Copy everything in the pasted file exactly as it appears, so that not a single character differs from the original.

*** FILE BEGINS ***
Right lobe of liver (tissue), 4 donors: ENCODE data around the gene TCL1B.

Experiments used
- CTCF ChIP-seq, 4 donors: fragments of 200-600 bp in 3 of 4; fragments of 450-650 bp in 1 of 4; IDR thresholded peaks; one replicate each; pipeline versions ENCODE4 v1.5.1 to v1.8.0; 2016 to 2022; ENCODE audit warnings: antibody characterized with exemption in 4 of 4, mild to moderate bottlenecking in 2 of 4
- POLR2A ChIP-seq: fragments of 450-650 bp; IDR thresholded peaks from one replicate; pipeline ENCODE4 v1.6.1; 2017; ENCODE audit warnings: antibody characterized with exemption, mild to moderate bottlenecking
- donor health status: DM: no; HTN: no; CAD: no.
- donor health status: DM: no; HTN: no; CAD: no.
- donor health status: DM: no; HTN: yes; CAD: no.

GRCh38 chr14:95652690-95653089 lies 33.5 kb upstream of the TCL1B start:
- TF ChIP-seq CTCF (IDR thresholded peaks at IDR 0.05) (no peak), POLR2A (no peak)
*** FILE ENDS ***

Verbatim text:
Right lobe of liver (tissue), 4 donors: ENCODE data around the gene TCL1B.

Experiments used
- CTCF ChIP-seq, 4 donors: fragments of 200-600 bp in 3 of 4; fragments of 450-650 bp in 1 of 4; IDR thresholded peaks; one replicate each; pipeline versions ENCODE4 v1.5.1 to v1.8.0; 2016 to 2022; ENCODE audit warnings: antibody characterized with exemption in 4 of 4, mild to moderate bottlenecking in 2 of 4
- POLR2A ChIP-seq: fragments of 450-650 bp; IDR thresholded peaks from one replicate; pipeline ENCODE4 v1.6.1; 2017; ENCODE audit warnings: antibody characterized with exemption, mild to moderate bottlenecking
- donor health status: DM: no; HTN: no; CAD: no.
- donor health status: DM: no; HTN: no; CAD: no.
- donor health status: DM: no; HTN: yes; CAD: no.

GRCh38 chr14:95652690-95653089 lies 33.5 kb upstream of the TCL1B start:
- TF ChIP-seq CTCF (IDR thresholded peaks at IDR 0.05) (no peak), POLR2A (no peak)